Fed interest in Breakwater study sparks councilmembers encouragement of citizens to attend council meeting discussions
2010-06-18 · By Editor
Recently, councilmembers received word that the Army Corps of Engineers has reviewed our Reconnaissance Study and determined that there is “federal interest” in taking the next step in further studying changes to the breakwater. Several members of the city council have expressed interest in removing or modifying the Breakwater, if it will produce better water quality along Long Beach beaches and harbor area. Citizens with a shared interest in the Breakwater issue, are strongly encourage you to attend the City Council meeting on Tuesday, June 22 (5:00 pm), when the issue of funding for the next study is discussed. The Breakwater discussion is Item #27 on the agenda.
EXCERPTS FROM STAFF’S REPORT FOR TUESDAY:
As previously mentioned, the purpose of the Reconnaissance Study was to determine whether or not there is federal interest for reconfiguration of the Breakwater. The determination of federal interest is a function only the Army Corps could perform. The local office of the Army Corps has determined that federal interest under the Army Corps mission of ecosystem restoration has been found. The final approved report confirming federal interest is expected to be released by the Army Corps on June 18, 2010.
As a federal project, the United States Army Corps of Engineers (Army Corps) maintains jurisdiction over the Breakwater, including any potential modification. On July 24, 2007,the City Council directed staff to fund a Reconnaissance Study of the Long Beach Breakwater at a cost of up to $100,000 to determine if there is federal interest in a reconfiguration of the Breakwater or other changes in the East San Pedro Bay. Through a competitive bidding process, Moffatt & Nichol was selected to conduct the Reconnaissance Study. The City of Long Beach seeks to improve water quality and increase recreational opportunities while ensuring that surrounding infrastructure and operations remain protected and viable. The City’s Reconnaissance Study proposed five potential alternatives. The City’s study concluded that based on preliminary analysis, it may be possible to increase wave activity, improve water quality and improve the ecosystem, all without compromising existing infrastructure or operations. The City’s Reconnaissance Study was completed in July 2009.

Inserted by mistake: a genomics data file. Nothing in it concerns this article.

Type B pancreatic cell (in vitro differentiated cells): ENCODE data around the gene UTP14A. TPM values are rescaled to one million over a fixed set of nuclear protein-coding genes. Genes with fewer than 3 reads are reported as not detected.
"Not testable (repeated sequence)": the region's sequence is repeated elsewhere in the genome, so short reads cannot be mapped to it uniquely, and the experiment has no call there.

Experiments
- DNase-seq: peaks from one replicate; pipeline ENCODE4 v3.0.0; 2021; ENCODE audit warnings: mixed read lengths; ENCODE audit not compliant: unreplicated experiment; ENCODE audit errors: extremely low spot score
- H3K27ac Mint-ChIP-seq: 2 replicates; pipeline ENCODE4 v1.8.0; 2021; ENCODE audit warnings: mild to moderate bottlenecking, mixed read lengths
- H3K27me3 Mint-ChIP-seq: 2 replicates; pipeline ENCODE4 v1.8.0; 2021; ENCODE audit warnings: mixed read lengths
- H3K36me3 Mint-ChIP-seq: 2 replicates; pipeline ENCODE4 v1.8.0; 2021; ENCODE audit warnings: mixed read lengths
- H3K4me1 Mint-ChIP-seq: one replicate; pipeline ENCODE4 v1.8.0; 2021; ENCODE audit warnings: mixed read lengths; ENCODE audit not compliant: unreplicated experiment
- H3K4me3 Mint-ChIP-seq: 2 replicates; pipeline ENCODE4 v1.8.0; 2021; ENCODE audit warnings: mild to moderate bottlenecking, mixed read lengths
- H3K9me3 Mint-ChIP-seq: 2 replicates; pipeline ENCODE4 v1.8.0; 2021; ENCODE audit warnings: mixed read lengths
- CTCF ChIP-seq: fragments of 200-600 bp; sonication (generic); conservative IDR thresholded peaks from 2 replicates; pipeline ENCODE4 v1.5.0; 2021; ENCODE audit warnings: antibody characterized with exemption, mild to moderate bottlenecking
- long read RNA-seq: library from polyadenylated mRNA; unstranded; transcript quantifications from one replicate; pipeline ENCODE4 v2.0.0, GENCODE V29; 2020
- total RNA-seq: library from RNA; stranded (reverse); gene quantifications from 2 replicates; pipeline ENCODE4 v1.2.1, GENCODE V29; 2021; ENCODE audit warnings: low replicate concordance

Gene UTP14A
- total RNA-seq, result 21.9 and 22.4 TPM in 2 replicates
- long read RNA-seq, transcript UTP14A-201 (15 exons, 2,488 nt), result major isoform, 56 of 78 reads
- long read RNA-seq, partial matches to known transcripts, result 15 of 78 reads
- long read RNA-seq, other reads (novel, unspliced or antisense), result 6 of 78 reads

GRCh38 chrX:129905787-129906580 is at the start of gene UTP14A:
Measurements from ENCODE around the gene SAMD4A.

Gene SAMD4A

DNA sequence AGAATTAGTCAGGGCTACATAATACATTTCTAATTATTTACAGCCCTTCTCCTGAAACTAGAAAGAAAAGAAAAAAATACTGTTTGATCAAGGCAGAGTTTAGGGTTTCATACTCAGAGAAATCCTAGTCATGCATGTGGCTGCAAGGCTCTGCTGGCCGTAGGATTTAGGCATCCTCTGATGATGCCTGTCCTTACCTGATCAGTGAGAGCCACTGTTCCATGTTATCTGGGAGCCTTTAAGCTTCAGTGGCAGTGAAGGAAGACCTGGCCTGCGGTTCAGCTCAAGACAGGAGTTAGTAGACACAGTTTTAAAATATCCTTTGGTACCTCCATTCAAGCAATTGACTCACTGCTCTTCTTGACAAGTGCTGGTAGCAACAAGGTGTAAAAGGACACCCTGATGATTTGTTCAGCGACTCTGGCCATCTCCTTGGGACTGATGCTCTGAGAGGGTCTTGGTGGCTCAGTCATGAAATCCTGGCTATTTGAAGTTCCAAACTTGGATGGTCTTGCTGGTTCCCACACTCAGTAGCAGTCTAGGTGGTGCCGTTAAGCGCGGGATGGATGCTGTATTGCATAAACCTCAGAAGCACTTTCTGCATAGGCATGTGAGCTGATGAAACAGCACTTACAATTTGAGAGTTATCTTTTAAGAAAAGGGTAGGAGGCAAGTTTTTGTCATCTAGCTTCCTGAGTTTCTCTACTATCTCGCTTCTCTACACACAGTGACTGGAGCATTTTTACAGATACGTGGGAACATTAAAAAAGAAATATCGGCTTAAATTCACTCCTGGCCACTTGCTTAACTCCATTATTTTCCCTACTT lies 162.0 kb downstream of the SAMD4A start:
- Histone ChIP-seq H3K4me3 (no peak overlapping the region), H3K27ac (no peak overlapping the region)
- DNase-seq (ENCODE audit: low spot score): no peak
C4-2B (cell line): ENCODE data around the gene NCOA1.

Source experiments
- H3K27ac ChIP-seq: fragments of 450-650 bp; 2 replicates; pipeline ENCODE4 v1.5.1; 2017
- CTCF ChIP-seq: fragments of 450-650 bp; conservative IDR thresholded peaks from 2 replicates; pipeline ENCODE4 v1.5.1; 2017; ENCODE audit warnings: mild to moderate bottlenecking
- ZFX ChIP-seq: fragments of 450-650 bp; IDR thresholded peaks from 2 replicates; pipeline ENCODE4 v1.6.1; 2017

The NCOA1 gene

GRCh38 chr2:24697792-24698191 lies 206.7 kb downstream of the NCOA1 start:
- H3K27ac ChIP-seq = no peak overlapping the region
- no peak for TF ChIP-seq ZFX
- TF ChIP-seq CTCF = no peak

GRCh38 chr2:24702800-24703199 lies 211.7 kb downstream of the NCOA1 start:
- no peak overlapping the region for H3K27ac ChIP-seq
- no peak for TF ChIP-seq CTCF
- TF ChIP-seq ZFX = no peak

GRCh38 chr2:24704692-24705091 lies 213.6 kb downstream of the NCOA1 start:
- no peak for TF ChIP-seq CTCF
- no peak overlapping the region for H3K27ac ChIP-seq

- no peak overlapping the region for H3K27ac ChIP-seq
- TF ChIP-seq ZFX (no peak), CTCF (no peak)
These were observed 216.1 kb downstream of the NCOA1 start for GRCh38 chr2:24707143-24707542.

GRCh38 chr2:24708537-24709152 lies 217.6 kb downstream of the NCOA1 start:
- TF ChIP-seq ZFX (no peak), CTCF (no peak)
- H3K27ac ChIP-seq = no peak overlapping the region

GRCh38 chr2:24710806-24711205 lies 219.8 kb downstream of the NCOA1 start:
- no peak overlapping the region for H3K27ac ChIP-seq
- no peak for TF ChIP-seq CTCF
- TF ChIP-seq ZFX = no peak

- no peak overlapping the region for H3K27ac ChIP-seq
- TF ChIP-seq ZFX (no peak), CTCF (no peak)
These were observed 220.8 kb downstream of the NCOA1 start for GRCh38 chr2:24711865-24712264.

The City’s final Reconnaissance Study report was reviewed by the Army Corps, funded through a $90,000 FY 10 federal appropriation secured by Senator Dianne Feinstein and Congresswoman Laura Richardson. The Army Corps’ own Reconnaissance Study of the Breakwater utilized a great deal of the information provided by the City’s Reconnaissance Study.
Should the City Council wish to proceed with a Feasibility Study, the next step in this study process will be to agree upon a Project Management Plan and Federal Cost-Share Agreement (FCSA). These two components are necessary to begin the Feasibility Study. The Feasibility Study is estimated to’ cost $8,291,400 and take at least four years to complete if fully funded; however, the study costs and timeline may change as the study is conducted, depending on the scope of the study. Long Beach and the Army Corps will be partners in this process and spend funds equally and concurrently with each entity responsible for 50 percent of the project costs.
For more information about the staff report or Army Corps of Engineer’s response to the City’s Reconnaissance Study, please visit the City of Long Beach website.